Which? puts ticket companies on deadline to defend practices

New Which? research has revealed that online ticket companies are still charging a huge range of often high additional compulsory fees, so we’re giving ticket companies one month’s notice to justify their practices or we will take our evidence to the Competition and Markets Authority.

Six months since we launched our Play Fair on Ticket Fees campaign and with almost 50,000 people pledging their support, the majority of ticket companies are now displaying all their additional charges upfront.

However, Which? is concerned that the ticketing market still isn’t working well for consumers as we reveal further evidence of often high additional charges like booking fees and delivery costs. Previously eight in 10 ticket buyers told us that they think the level of compulsory additional fees are a rip-off and we know that the market is dominated by a handful of large players.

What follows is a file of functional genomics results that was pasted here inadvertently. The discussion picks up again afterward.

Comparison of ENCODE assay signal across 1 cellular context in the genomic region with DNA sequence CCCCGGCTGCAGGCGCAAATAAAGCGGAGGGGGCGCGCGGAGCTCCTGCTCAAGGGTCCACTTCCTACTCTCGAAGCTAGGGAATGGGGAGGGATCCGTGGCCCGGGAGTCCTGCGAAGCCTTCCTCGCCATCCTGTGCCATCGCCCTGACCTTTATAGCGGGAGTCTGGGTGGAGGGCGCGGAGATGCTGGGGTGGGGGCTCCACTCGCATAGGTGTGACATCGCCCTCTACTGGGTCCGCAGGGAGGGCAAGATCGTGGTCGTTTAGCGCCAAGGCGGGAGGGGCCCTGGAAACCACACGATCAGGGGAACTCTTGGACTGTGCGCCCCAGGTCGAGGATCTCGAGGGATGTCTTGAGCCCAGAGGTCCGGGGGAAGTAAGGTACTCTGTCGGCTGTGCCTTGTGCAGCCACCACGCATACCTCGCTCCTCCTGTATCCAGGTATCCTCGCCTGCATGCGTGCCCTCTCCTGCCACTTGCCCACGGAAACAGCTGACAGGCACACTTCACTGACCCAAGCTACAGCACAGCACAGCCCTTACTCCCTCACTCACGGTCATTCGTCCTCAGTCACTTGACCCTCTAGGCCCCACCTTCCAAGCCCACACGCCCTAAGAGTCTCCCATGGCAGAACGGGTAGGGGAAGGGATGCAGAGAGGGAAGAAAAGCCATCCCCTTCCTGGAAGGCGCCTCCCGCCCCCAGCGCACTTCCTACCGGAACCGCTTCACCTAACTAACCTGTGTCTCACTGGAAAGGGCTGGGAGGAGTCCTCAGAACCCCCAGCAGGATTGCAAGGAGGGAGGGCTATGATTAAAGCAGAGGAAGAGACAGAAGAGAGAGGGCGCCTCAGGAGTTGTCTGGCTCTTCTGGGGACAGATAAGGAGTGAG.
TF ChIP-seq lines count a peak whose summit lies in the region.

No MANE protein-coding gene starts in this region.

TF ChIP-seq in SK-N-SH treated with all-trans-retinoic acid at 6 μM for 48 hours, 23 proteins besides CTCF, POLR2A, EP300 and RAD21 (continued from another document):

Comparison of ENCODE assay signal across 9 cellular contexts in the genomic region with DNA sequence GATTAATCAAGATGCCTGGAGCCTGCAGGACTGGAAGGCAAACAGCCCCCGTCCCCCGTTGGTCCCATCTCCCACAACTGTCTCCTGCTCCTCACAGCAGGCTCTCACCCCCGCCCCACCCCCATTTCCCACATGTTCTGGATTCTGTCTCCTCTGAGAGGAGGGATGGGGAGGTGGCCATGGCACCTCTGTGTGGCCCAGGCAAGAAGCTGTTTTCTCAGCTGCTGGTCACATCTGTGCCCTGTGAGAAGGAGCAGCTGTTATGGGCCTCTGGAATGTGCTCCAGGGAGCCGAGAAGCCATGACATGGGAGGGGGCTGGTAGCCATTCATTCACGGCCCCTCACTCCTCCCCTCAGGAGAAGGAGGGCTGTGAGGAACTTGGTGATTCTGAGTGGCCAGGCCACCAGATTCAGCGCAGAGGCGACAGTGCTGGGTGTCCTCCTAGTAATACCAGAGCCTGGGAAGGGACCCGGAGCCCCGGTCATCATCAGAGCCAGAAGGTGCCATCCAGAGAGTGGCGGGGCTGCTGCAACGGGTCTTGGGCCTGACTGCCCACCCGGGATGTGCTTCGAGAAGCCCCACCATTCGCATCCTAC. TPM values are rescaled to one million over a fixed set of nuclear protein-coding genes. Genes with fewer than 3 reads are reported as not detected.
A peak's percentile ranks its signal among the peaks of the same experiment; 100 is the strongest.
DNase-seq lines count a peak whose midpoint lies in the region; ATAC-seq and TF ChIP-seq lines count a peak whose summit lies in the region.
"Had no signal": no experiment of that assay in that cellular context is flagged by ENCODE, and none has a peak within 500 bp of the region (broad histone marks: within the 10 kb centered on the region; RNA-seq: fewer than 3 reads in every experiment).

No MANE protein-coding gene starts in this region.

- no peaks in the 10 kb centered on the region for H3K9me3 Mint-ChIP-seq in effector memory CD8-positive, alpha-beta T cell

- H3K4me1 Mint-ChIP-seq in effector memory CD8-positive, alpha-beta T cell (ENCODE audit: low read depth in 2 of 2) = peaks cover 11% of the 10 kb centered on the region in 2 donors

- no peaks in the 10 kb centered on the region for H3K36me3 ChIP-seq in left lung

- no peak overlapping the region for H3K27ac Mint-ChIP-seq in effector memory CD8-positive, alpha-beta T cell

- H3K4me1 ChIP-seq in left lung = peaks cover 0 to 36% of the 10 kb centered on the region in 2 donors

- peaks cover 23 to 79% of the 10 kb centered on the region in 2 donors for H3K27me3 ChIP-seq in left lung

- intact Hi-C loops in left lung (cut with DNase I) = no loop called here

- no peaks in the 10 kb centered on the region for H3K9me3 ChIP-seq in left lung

In our latest mystery shopping investigation we looked at the compulsory booking and delivery fees charged for music, theatre and comedy events by 17 ticket companies, across five different events.

We found that across all 85 bookings compulsory fees added on average 18% to face value ticket prices, with the level of fees varying between events for all companies. See Tickets charged the widest range of fees, from 5% of a ticket’s face value for Charlie and the Chocolate Factory at Theatre Royal Drury Lane, to 31% for Shakespeare in Love at the Noel Coward Theatre, both in London.

At the time of our research, the highest individual fee came from Stargeen, who charged 37% on top of the face value ticket price of £25 (£9.25 charge made up of a £7 booking fee plus £2.25 compulsory postage) to see Shakespeare in Love at the Noel Coward Theatre in July 2014. However in response to our campaign Stargreen has now added an option to collect theatre tickets from the box office for free.

At the time of our investigation, of the events we looked at:

  • Six companies (Ticketmaster, Ticketline, Eventim, Gigantic , BH Live and Stargreen) offered no free delivery option;
  • Three companies (Ticketmaster, See Tickets and Eventim) charged consumers a delivery fee of up to £3 for going in person to the box office to pick up tickets;